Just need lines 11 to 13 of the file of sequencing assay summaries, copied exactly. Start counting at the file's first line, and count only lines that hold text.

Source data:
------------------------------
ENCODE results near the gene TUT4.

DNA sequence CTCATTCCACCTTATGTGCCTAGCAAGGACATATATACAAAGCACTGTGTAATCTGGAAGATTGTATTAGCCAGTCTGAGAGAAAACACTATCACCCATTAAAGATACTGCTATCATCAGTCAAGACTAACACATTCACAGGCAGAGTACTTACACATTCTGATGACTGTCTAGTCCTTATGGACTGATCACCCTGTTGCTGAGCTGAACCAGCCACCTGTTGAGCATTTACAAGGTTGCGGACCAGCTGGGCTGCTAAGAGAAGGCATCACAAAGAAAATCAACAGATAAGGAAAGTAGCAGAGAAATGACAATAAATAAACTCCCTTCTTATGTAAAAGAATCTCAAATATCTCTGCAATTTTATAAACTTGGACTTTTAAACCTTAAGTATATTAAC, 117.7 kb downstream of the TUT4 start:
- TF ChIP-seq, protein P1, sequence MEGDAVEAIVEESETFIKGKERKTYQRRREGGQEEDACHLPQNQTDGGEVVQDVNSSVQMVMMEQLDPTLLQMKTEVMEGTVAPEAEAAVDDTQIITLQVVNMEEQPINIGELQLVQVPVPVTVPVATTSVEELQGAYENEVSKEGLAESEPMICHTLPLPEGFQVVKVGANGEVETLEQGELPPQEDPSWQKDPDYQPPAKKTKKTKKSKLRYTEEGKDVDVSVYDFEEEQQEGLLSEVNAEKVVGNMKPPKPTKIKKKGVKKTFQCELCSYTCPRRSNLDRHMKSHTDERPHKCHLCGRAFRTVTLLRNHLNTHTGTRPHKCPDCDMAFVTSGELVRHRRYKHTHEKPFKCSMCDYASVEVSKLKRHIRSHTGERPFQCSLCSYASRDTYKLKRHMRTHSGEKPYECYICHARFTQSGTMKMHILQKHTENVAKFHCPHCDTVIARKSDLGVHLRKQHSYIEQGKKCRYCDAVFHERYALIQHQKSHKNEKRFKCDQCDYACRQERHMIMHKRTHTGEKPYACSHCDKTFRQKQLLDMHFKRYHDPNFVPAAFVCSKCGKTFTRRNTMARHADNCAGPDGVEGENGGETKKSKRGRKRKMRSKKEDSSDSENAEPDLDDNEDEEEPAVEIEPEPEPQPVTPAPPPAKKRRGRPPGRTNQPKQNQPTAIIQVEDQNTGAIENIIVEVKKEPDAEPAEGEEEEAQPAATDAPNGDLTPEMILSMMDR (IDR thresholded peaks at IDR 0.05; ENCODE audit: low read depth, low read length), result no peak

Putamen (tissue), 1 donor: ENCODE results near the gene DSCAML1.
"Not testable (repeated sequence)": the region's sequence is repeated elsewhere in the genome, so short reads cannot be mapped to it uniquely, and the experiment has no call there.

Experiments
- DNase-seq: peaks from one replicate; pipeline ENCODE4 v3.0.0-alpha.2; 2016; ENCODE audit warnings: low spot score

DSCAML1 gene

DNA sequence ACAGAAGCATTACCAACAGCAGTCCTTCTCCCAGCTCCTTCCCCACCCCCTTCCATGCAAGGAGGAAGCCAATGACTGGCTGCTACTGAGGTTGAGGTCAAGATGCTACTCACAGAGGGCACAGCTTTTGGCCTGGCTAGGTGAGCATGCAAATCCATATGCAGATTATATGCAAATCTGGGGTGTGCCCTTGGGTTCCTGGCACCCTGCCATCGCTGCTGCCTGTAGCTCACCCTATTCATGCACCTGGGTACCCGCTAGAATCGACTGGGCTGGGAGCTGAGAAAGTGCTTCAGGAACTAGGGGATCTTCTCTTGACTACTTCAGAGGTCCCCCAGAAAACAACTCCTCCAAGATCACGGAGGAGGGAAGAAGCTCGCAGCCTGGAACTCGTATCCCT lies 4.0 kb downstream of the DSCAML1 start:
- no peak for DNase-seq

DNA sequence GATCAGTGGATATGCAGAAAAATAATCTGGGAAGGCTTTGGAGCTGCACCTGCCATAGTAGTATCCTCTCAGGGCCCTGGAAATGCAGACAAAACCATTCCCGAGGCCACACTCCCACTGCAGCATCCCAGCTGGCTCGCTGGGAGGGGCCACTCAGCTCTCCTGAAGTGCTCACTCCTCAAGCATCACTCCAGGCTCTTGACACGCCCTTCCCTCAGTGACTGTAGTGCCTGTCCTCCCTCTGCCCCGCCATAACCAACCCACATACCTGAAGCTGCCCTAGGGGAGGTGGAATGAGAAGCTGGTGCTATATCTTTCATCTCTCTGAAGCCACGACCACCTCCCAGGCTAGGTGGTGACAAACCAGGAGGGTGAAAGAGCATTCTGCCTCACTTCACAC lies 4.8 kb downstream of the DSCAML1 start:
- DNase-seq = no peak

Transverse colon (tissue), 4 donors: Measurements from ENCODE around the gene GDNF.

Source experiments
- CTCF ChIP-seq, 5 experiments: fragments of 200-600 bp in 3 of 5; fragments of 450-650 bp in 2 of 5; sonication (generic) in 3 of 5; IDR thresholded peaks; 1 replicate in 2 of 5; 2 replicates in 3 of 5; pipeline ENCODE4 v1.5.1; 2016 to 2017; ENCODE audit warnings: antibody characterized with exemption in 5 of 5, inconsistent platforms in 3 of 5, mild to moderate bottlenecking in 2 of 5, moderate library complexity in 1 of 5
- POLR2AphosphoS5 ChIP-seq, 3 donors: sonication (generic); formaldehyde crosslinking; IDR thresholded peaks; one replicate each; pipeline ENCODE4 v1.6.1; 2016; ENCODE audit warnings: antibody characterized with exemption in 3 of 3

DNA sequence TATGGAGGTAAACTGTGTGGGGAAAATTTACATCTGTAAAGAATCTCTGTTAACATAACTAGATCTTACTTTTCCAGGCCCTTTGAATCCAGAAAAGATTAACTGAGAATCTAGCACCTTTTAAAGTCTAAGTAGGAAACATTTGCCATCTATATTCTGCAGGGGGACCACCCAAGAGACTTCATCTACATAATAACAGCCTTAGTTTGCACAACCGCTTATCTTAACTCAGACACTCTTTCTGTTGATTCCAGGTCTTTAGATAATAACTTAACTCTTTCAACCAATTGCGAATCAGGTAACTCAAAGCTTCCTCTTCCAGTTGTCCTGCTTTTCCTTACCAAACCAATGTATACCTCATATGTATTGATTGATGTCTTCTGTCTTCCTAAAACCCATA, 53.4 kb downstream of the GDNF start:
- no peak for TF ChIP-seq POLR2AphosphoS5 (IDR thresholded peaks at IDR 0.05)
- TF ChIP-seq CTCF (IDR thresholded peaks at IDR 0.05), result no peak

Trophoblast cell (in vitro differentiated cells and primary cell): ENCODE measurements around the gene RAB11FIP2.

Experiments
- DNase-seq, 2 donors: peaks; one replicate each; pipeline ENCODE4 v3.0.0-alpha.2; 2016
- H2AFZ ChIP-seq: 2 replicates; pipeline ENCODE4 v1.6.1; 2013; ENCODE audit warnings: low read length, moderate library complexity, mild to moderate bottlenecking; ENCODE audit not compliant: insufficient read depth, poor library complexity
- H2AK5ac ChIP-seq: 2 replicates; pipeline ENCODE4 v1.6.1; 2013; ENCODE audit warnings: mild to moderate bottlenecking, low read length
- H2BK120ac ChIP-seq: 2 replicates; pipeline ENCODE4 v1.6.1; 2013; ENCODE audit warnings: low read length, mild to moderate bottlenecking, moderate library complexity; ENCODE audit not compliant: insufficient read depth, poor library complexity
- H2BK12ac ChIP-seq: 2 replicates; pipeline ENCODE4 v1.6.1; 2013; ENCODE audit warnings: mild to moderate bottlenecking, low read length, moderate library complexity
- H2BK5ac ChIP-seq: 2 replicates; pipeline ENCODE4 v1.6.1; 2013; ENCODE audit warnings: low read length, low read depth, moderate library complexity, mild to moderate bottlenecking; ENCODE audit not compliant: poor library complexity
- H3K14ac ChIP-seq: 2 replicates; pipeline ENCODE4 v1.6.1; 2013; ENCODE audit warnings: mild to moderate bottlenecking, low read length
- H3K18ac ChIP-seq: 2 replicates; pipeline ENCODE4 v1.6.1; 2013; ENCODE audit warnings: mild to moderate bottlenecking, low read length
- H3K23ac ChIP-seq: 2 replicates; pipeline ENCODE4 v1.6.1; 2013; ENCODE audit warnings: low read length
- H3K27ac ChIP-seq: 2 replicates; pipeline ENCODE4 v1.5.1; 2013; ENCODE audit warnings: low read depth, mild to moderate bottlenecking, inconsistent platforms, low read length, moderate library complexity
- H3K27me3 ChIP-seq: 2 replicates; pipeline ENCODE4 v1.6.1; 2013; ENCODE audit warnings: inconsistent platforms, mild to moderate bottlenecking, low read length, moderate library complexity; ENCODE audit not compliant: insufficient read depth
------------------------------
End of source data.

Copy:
DNA sequence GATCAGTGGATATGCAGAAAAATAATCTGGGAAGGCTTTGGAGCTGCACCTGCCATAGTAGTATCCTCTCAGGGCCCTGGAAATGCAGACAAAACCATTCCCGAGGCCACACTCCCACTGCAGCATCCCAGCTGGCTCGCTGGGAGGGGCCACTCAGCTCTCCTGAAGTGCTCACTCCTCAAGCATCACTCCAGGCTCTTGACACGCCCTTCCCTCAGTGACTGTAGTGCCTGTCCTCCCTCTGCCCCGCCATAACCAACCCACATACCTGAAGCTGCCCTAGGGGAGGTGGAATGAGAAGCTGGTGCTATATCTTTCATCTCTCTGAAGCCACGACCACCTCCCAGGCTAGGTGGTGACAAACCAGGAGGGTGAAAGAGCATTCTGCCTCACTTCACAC lies 4.8 kb downstream of the DSCAML1 start:
- DNase-seq = no peak

Transverse colon (tissue), 4 donors: Measurements from ENCODE around the gene GDNF.